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 Everyday objects become great knitting gadgets!

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T O P I C    R E V I E W
Ceil Posted - 10/06/2011 : 11:27:57 AM
1: narrow mesh tubes in which heads of garlic are packaged. These are great yarn bras, of course, but the other day, I needed to leave a small ball hanging at the shoulder edge of the sweater for bind-off that couldn’t be used until the other side of the shoulder could be used. I:

pinned the tube shut in the middle of one end with a safety-pin-type stitch marker;

put the yarn ball in the “bag”;

pinned the top of the tube shut AND to the sweater with another stitch marker; and

took off the first stitch marker to repin through the sweater fabric.

The bag stays in place and yarn won’t run around while you continue knitting (or crocheting).

2: Corks

I have a horizontal closet pole where I hang bags of yarn for upcoming projects. Thread one handle throuugh the other around the pole and then stick a cork through the handle loop sticking out.

I do the same thing when hanging wet skeins of yarn outside to dry. Our porch swing is supported by chains, so I thread one of the waste-yarn loops surrounding the skein through a chain link, and then slide a cork into the loop on the other side of the link.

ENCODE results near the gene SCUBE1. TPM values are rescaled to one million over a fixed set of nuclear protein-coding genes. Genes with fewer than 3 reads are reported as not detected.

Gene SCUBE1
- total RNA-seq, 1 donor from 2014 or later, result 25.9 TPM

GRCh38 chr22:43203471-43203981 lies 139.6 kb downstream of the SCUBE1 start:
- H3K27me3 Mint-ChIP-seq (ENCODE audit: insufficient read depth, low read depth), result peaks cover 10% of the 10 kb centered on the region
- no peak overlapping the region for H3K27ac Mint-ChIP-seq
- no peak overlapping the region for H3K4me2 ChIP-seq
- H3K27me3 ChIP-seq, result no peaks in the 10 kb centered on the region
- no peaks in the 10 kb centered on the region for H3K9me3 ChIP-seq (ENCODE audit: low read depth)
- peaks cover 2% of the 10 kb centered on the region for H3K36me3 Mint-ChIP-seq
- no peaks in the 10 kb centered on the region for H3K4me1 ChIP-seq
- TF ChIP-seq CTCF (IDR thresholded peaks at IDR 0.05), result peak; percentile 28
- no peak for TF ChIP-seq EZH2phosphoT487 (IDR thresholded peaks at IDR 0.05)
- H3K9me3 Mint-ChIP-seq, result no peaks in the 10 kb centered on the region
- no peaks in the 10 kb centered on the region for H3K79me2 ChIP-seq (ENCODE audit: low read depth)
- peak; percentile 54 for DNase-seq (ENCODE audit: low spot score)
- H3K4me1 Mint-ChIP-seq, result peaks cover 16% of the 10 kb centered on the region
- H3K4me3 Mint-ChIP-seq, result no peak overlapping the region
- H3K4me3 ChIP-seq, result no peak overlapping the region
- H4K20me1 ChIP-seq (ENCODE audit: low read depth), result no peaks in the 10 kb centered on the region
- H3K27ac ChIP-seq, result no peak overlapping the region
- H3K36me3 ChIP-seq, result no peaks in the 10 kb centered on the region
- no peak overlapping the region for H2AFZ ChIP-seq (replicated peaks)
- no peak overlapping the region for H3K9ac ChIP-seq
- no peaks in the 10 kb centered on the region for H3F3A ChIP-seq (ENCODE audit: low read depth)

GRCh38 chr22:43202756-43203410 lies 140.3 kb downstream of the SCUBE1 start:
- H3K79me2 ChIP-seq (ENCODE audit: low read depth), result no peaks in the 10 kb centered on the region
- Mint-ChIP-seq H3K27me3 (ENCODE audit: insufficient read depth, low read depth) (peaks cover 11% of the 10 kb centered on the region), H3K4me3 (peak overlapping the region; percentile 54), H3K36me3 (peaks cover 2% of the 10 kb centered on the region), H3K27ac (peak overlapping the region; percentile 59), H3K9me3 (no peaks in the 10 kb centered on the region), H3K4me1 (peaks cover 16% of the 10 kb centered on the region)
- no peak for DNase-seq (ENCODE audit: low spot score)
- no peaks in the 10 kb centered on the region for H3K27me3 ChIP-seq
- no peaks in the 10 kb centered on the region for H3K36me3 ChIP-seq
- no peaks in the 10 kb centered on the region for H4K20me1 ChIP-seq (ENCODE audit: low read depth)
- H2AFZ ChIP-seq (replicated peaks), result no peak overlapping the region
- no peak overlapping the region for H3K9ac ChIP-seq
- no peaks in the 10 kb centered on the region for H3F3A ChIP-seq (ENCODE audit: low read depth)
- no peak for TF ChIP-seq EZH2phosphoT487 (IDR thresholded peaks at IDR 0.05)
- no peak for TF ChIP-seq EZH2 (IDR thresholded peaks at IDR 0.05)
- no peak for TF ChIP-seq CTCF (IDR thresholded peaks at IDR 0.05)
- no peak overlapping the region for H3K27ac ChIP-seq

(Ravelry: ceilr)
Time is never a factor when joy is involved.
17   L A T E S T    R E P L I E S    (Newest First)
hillstreetmama Posted - 10/26/2012 : 04:05:13 AM
I bought - in the art supply aisle - a little ceramic "dish" shaped kind of like a flower. I believe it's meant for mixing paint colors, but I have it on the table by where I knit, and each little section holds stitch markers, pins, and bits and bobs of stuff I reach for while knitting.

An empty nut can, covered with a knit tube, is my waste basket. The knitted cover makes it pretty enough to leave out, and it's a nice size to hold yarn scraps.

LRiff Posted - 10/22/2012 : 4:54:51 PM
Good ideas! I use tons of ziplocks... Little snack sized for small tools, all the way up to 2 gallon sized or bigger for storing yarn. I've also used giant bags to keep balls together when working with multiple colors. I can't work from a pattern without my post-it notes tho!! I use them to keep my place in the pattern, like a bookmark that can't blow away
It's also good for jotting down notes!
Ceil Posted - 10/19/2012 : 9:02:30 PM
WOW, you folks are cooking with this thread! I'll have to try the M&Ms for row counting.

So here is another: a plain piece of white paper. Why? Put it under your knitting when you need to pu&k, and the white will show through so you can see where to insert the needle next. (Um, I don't know what you'll use when the yarn is white--maybe a >slightly< darker color?)

(Ravelry: ceilr)
Time is never a factor when joy is involved.
lucybug Posted - 10/17/2012 : 07:54:26 AM
I LOVE the idea of using M&Ms for row counting, but have to say that martinis might cause some unexpected results.